Quail  LbNA # 36841 (ARCHIVED)

Placed DateNov 22 2007
CountySalt Lake
LocationSalt Lake City, UT
Planted ByThe Oncoming Storm    
Found By Killer Bunnies
Last Found Feb 28 2009
Hike Distance?

The California Quail, Callipepla californica, also known as the California Valley Quail or Valley Quail, is a small ground-dwelling bird in the New World quail family. It is the state bird of California, but it is often seen in most of western North America.

These birds have a curving crest or "plume" that droops forward - black in males and brown for females; the flanks are brown with white streaks. Males have a dark brown cap and a black face with a brown back, a grey-blue chest and a light brown belly. Females and immature birds are mainly grey-brown with a light-colored belly. Their closest relative is Gambel's Quail which has a more southernly distribution and a scalier appearance.

The California Quail is a highly sociable bird that often gathers in small flocks known as "coveys", and one of the daily communal activities is the taking of dust baths. A family of quail will select an area where the ground has been newly turned or is soft, and using their underbellies, will burrow downward into the soil some 1-2 inches. They then wriggle about in the indentations they have created, flapping their wings and ruffling their feathers, causing dust to rise in the air. They seem to prefer sunny places in which to create these dust baths, and an ornithologist is able to detect the presence of quail in an area by spotting the circular indentations left behind in the soft dirt, some 7-15 cm (3-6 in.) in diameter.

They are year-round residents. Although this bird coexists well at the edges of urban areas, it is declining in some areas as human populations increase. They were originally found mainly in the southwestern United States but they have been introduced into other areas including British Columbia, Hawaii, Chile, New Zealand, and to Norfolk Island and King Island in Australia.

These birds forage on the ground, often scratching at the soil. They can sometimes be seen feeding at the sides of roads. Their diet consists mainly of seeds and leaves, but they also eat some berries and insects. If startled, these birds explode into short fast flight. Given a choice, they will normally make their escape on foot.

Their breeding habitat is shrubby areas and open woodlands in western North America. The nest is a shallow scrape lined with vegetation located on the ground under a shrub or other cover. The female usually lays around 12 eggs. Once they are hatched, both parents look after the young. (info from Wikipedia.com)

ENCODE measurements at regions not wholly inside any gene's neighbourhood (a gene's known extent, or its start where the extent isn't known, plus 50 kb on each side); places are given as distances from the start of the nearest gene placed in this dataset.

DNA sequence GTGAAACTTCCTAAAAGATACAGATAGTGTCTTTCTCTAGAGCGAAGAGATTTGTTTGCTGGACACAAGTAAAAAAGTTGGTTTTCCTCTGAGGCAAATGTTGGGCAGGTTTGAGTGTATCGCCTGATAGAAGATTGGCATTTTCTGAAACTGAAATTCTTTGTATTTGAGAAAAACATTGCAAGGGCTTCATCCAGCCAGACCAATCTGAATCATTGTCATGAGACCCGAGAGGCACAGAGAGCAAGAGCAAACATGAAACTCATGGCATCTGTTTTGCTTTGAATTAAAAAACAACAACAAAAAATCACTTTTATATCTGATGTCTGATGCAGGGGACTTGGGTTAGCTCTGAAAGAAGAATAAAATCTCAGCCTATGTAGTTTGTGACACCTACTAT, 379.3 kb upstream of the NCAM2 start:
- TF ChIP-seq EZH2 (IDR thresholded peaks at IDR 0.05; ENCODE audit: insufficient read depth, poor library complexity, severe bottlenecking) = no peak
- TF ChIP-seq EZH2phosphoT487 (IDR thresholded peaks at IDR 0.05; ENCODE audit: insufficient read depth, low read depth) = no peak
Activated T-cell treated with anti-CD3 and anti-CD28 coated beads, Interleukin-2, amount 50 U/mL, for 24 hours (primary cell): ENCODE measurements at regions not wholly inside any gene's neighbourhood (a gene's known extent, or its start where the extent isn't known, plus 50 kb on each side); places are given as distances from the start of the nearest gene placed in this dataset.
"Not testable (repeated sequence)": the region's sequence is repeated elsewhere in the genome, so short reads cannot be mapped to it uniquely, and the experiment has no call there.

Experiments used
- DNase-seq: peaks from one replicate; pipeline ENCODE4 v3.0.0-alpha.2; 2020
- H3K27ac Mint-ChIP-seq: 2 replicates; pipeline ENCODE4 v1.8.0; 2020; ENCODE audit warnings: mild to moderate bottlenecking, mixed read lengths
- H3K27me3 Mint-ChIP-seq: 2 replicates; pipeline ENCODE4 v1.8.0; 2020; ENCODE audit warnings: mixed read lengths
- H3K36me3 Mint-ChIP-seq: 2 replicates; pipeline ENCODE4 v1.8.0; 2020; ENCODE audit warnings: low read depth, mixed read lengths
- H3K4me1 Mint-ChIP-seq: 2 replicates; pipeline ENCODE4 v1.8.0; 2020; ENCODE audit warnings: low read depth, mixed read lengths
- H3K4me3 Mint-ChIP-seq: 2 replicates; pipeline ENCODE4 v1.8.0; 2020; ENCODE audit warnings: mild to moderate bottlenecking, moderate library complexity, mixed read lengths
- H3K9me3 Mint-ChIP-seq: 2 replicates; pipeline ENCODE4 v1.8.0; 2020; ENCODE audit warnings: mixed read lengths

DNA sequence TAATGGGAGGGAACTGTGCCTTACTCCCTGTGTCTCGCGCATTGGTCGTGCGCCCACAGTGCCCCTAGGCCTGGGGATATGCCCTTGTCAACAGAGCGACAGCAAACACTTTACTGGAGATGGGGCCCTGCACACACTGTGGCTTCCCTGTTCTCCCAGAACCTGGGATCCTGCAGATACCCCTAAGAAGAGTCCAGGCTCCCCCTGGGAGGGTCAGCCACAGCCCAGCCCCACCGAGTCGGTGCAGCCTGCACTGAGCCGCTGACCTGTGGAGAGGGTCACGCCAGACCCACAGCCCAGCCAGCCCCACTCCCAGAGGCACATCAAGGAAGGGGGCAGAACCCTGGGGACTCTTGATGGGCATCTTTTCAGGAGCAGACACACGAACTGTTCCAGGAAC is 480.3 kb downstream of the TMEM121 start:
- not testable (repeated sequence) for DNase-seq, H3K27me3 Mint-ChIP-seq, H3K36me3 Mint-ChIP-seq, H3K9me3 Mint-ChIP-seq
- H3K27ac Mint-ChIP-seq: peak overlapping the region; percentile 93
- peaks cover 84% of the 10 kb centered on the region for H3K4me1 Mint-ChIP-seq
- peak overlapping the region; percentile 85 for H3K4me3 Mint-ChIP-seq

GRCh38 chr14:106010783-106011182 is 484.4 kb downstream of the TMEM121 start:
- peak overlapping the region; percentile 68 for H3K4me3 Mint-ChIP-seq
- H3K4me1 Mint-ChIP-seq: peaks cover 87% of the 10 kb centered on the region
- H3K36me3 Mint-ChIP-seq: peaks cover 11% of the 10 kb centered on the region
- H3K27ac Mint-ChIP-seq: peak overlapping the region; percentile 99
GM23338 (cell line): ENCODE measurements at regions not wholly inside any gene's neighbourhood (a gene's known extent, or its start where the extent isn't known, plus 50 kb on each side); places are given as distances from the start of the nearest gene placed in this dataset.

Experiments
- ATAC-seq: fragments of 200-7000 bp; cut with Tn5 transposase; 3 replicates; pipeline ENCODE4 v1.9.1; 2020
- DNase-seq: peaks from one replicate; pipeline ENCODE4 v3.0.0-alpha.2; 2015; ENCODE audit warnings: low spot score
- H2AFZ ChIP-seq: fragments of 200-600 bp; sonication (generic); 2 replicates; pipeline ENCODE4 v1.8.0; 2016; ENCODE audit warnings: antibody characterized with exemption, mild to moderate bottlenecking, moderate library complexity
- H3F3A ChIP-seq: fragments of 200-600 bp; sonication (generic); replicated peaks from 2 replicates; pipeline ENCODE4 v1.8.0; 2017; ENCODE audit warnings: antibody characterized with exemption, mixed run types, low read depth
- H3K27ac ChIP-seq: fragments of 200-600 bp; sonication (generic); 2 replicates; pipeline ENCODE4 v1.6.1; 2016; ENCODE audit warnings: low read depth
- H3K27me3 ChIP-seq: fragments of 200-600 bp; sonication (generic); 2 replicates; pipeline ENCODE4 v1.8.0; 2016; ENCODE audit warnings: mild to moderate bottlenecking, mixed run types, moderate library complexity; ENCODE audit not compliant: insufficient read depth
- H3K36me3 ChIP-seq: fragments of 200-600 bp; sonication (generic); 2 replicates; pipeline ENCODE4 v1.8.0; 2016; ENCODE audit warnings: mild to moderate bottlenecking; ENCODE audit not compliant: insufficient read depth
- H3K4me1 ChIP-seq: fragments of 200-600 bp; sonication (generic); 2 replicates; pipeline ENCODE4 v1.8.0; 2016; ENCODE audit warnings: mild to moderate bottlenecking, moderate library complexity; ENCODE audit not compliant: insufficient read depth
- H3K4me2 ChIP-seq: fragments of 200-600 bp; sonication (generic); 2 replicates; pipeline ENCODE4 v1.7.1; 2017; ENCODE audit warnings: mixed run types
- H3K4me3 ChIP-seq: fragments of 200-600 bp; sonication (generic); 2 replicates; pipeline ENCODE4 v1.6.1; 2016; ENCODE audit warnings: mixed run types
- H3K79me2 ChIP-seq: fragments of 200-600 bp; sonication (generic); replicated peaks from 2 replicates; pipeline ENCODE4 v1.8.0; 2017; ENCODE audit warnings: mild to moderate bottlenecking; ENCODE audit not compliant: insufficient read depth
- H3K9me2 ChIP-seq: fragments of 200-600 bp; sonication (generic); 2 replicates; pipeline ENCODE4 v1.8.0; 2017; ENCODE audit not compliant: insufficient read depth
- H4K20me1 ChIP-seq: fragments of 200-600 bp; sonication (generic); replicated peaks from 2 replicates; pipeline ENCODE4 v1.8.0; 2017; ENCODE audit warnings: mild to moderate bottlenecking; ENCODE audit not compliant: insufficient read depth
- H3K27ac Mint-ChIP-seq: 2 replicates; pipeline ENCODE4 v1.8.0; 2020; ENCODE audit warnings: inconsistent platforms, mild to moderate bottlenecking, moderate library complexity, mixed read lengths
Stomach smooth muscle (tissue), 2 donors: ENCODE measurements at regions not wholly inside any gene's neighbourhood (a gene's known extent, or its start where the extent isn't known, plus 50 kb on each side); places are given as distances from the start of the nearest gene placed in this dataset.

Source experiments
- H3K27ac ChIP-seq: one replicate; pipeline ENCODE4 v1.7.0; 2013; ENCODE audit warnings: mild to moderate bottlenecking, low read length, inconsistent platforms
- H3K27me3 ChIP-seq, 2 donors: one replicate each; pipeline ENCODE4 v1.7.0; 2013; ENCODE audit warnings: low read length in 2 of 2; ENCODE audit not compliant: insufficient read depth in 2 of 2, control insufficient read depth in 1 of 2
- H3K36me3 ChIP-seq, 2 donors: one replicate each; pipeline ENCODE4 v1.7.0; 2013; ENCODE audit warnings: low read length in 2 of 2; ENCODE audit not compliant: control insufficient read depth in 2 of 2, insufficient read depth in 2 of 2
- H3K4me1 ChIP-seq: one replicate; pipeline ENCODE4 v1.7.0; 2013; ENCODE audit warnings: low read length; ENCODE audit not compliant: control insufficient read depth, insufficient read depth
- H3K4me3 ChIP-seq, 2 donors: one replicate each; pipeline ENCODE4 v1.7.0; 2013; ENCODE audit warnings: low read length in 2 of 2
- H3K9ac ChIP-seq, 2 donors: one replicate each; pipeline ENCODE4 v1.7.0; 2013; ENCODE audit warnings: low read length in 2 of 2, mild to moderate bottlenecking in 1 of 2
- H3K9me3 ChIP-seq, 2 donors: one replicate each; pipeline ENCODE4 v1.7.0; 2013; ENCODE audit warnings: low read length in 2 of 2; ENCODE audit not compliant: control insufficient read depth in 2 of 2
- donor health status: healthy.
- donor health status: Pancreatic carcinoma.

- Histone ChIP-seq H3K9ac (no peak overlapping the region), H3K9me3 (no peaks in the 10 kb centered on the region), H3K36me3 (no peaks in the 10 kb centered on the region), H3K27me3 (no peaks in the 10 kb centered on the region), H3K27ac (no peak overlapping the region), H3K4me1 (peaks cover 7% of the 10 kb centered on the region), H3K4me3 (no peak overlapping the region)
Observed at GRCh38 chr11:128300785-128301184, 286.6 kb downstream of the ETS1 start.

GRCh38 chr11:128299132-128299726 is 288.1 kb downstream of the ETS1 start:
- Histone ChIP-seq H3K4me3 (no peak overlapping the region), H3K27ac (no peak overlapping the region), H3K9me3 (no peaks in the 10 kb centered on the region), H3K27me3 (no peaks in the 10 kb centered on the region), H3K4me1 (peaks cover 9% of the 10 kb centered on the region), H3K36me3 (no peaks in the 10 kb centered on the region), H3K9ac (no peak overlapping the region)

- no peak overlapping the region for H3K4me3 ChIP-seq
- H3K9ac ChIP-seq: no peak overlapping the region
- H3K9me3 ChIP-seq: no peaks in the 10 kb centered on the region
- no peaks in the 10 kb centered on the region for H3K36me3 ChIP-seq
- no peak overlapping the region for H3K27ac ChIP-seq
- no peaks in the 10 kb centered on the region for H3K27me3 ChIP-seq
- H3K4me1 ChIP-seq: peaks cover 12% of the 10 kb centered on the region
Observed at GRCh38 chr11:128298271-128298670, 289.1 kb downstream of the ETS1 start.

Though I am now a Coloradoan, these birds were always around when I lived with my parents on Fortuna Way. We placed this letterbox as a tribute to them and their cute selves.

From the North, Take I-80 to I-215 to exit 5 (4500 S) and turn left to head up the hill. Go through Wasatch Drive and continue up the road until you reach the first stop sign that stops you (about three streets up). This is Fortuna Way. Turn right and drive to the little park on your right at about 4630 S. Fortuna Way. Park along the road.

From the South, Take the I-215 East beltloop to exit 4 (3900 S). Turn right onto Wasatch drive and turn left at the light at 4500 S. Travel up the hill until you reach the first stop sign that stops you (about three streets up). This is Fortuna Way. Turn right and drive to the little park on your right at about 4630 S. Fortuna Way. Park along the road.

Play on the playground or eat a picnic lunch and enjoy the view. When you are ready to find the box head west down to the stairs. Go down the first set of stairs and walk down the second set of steps 12 steps. From this twelfth step look to your left (south) and find the large elm tree. It's the big one with the large trunk. At the base of the tree on the uphill side you'll find the box under a pile of rocks.

Rehide and repackage the box well and look out for other park goers. Please also be mindful that this area is not maintained (shoveled) in the winter, so the stairs may be covered with snow or ice and thus, very slippery. The trees and shrubs around this area are often covered with spines and thorns, so be careful (roses and Russian olives abound)! This is perfect quail habitat!

Hand made stamp and hand made log book. No ink! Bring your own (preferably brown, gray and black ink for the neatest look)!